F1 Racing (UK) - - PRO -

Not for noth­ing is Monaco syn­ony­mous with gam­bling. In the mid 19th cen­tury the en­ter­pris­ing Prince Charles III made the best of a poor hand – he’d had to trade own­er­ship of neigh­bour­ing Men­ton and Ro­que­brune, Monaco’s chief sources of in­come, for in­de­pen­dence from France. So he opened a casino in which one could play roulette, a game banned in France, ini­ti­at­ing Monaco’s trans­for­ma­tion from back­wa­ter state to the play­ground of the wealthy.

Chance and op­por­tunism have played a part in the out­come of the Monaco Grand Prix from its ear­li­est days. In the first world cham­pi­onship grand prix held there, in 1950, gust­ing wind sent waves over the para­pet and onto the track at Tabac, leav­ing a pool of wa­ter that race leader Juan Manuel Fan­gio ne­go­ti­ated cleanly – the fol­low­ing driv­ers less so. Fan­gio won by a lap. And just two years ago Red Bull threw away cer­tain vic­tory for Daniel Ric­cia­rdo by mud­dling their tyre sets in the crowded pit­lane.

While the nar­row lay­out can make for pro­ces­sional rac­ing, and does ren­der pole vi­tal, the un­ex­pected is never far away. In 1992 run­away leader Nigel Mansell suf­fered a punc­ture, and the re­sul­tant pit­stop left him be­hind archri­val Ayr­ton Senna, who duly ‘parked the bus’ at ev­ery cor­ner for the rest of the race. Four years on, Olivier Pa­nis took an un­likely win af­ter a mis­fire in qual­i­fy­ing con­signed him to 14th on the grid. “I went to the me­chan­ics and said, ‘We can still fin­ish on the podium,’” he re­calls. “I saw the looks from them that said ‘This guy is nice, but he’s fuck­ing crazy.’”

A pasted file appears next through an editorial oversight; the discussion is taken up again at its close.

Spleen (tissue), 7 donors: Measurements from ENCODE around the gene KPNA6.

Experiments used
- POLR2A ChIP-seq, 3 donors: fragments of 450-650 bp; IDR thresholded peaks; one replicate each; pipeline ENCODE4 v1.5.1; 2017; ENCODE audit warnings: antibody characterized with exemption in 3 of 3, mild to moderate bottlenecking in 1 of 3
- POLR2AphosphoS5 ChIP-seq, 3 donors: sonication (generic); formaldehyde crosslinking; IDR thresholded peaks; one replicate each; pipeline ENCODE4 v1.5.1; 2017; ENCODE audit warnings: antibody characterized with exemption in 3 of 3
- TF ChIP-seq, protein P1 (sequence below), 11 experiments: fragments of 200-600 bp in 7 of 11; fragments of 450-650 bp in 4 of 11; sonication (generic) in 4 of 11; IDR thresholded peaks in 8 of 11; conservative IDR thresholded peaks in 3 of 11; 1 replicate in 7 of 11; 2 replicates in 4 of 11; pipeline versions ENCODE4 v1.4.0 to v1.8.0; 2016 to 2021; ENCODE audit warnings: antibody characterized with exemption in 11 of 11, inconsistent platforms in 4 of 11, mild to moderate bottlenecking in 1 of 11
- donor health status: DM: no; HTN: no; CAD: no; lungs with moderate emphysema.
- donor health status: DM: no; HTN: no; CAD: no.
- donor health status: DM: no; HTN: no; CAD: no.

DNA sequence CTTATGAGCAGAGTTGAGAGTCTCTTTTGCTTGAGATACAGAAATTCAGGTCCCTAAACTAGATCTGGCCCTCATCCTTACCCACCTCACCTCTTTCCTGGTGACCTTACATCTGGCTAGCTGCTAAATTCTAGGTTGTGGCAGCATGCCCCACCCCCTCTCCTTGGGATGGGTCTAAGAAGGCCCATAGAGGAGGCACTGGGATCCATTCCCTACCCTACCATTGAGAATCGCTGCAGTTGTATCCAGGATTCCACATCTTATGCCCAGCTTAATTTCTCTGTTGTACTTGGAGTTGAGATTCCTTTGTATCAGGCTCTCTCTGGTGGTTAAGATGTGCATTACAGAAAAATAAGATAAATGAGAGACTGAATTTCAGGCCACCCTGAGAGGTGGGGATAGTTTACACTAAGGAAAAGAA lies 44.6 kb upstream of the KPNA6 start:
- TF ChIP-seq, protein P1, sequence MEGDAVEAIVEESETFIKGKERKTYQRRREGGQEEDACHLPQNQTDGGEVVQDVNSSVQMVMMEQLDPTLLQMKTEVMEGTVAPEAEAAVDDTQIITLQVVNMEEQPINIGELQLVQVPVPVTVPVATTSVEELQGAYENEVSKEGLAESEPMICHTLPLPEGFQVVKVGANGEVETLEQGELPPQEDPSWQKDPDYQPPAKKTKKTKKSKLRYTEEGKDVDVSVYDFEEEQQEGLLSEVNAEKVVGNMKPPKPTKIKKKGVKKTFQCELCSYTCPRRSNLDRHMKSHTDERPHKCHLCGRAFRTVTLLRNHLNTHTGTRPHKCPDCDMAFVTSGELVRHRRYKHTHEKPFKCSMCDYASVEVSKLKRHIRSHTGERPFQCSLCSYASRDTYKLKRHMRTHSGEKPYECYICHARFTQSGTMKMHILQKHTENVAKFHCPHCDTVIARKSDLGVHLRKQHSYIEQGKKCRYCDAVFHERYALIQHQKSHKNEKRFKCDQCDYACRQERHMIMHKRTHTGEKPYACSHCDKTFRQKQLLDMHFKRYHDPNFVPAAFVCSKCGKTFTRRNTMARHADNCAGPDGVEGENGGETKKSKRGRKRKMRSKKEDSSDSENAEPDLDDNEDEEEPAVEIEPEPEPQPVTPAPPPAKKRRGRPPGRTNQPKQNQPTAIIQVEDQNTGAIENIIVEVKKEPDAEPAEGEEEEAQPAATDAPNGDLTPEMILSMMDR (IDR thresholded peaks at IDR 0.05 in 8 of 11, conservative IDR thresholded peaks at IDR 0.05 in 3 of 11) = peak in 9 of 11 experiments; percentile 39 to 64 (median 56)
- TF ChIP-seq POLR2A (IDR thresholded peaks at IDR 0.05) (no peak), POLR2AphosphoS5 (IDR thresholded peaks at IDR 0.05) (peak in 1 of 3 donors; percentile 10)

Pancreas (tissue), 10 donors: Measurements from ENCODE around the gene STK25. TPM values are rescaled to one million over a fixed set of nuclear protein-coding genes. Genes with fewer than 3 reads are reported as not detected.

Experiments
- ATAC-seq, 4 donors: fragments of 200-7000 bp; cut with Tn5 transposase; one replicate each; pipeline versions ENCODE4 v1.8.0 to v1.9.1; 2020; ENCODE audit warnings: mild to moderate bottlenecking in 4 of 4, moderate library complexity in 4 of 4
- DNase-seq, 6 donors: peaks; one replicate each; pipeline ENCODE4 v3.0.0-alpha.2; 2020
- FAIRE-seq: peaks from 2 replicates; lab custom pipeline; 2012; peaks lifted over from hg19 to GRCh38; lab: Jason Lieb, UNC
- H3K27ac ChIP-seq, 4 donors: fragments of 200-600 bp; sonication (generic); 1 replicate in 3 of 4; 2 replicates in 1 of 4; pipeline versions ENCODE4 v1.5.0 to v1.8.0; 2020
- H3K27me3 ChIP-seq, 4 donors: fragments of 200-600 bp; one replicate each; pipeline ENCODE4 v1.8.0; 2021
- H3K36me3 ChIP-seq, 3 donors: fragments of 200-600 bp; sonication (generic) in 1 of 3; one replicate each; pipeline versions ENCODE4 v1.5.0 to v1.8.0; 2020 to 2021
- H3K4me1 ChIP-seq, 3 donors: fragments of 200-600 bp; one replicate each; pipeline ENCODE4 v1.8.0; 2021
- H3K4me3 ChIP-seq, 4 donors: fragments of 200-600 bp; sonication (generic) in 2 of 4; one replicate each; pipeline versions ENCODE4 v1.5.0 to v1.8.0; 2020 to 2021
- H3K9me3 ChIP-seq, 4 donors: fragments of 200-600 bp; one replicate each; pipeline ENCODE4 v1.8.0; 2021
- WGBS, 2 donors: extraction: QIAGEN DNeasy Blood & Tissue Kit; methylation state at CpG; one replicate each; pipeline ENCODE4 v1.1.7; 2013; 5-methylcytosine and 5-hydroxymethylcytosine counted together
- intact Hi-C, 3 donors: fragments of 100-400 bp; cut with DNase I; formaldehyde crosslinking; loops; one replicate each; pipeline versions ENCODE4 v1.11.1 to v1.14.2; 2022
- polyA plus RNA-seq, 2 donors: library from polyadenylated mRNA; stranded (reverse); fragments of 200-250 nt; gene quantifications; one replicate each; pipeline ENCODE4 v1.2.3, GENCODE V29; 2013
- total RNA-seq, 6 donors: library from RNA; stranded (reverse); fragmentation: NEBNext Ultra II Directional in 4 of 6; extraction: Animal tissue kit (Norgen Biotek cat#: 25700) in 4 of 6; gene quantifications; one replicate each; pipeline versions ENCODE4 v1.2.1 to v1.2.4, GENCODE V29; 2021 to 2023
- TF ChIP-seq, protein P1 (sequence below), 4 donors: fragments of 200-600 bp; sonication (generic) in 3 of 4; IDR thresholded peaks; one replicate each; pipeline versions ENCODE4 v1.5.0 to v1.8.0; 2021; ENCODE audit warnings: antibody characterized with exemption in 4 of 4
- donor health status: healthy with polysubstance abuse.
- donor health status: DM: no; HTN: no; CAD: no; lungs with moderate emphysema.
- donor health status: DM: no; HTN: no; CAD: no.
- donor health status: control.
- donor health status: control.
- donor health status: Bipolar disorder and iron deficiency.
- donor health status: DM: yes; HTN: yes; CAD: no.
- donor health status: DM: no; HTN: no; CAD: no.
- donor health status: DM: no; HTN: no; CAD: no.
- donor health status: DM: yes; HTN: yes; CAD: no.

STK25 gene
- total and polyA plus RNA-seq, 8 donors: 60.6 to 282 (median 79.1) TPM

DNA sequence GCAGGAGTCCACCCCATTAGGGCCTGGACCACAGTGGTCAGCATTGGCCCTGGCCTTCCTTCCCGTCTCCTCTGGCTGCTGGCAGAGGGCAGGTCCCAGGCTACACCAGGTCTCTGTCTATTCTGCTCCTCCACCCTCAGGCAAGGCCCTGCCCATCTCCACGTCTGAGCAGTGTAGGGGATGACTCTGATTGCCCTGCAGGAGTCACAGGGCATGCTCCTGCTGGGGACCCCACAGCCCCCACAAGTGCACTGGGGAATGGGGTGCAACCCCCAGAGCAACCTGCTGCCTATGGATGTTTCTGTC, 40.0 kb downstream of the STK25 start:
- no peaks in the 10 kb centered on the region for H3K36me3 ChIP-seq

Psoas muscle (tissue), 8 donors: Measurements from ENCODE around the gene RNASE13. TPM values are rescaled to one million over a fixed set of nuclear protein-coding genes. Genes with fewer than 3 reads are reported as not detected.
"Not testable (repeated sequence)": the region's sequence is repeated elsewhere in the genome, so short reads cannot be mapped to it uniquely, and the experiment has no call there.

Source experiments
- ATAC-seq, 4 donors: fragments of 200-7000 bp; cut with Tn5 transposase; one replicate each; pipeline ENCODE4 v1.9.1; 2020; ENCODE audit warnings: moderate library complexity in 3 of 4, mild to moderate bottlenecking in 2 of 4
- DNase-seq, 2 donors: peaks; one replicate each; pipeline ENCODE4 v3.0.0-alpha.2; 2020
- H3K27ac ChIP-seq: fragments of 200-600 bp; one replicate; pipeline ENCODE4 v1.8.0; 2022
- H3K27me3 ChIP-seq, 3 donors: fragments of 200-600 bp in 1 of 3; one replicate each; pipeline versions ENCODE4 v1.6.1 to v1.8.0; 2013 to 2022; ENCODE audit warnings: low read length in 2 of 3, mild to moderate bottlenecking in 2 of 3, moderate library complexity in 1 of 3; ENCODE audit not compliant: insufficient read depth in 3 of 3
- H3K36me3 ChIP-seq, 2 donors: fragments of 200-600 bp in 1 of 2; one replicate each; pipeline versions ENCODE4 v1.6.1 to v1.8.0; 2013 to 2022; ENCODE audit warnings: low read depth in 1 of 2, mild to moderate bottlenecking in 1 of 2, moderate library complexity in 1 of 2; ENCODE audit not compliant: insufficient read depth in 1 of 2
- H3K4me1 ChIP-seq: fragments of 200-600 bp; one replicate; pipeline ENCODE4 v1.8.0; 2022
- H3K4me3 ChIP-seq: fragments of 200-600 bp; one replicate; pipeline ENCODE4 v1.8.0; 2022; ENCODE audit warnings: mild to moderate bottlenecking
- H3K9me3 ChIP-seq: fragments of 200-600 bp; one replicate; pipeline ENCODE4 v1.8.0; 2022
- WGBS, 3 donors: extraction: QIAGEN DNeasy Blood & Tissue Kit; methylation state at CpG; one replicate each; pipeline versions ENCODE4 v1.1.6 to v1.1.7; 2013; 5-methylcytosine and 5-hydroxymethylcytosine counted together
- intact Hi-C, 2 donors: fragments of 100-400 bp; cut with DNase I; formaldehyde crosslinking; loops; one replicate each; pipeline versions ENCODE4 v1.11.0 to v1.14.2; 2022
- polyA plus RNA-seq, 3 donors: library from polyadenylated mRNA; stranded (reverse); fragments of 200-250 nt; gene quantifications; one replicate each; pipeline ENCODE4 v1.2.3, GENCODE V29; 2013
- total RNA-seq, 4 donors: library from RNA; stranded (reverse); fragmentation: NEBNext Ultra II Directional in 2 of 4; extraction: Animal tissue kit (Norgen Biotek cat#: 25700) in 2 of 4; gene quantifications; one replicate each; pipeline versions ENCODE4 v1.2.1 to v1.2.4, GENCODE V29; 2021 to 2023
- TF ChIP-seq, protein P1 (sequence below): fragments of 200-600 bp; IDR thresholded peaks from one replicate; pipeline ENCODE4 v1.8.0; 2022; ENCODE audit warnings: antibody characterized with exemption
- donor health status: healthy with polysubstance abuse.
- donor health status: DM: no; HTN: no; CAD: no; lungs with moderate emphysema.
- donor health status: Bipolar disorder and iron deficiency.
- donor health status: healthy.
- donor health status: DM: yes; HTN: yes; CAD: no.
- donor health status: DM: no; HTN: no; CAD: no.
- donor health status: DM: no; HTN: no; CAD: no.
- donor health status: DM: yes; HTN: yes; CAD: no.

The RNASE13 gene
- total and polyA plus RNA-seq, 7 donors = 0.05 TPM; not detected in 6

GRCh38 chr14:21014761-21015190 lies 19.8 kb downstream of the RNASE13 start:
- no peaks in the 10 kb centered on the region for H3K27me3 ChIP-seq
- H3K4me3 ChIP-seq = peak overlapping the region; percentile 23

Rain oblig­ingly made the race chaotic, as it had for Jeanpierre Bel­toise in 1972. Pa­nis was one of only three driv­ers run­ning at the fin­ish, but he earned this vic­tory through a com­bi­na­tion of pit­ting at just the right mo­ment, over­tak­ing when he had to – nudg­ing Ed­die Irvine’s Fer­rari in the process – and hold­ing his nerve when his fuel ran low at the end, care­fully short-shift­ing while ig­nor­ing his en­gi­neer’s in­creas­ingly shrill calls to pit for a splash-and-dash.

You can’t rely on rain, though; de­spite the per­cep­tion that Monaco is of­ten wet, only twice in the past ten years have the heav­ens opened dur­ing the race it­self.

Right: it’s only rained here twice in the past ten years. But when it does, it’s a true test of a driver’s met­tle, as Valt­teri Bot­tas dis­cov­ers in 2014

Above: Af­ter­math of a huge start­line shunt be­tween Pa­trese’s Alfa Romeo and Pi­quet’s Brab­ham on the pit straight in 1985

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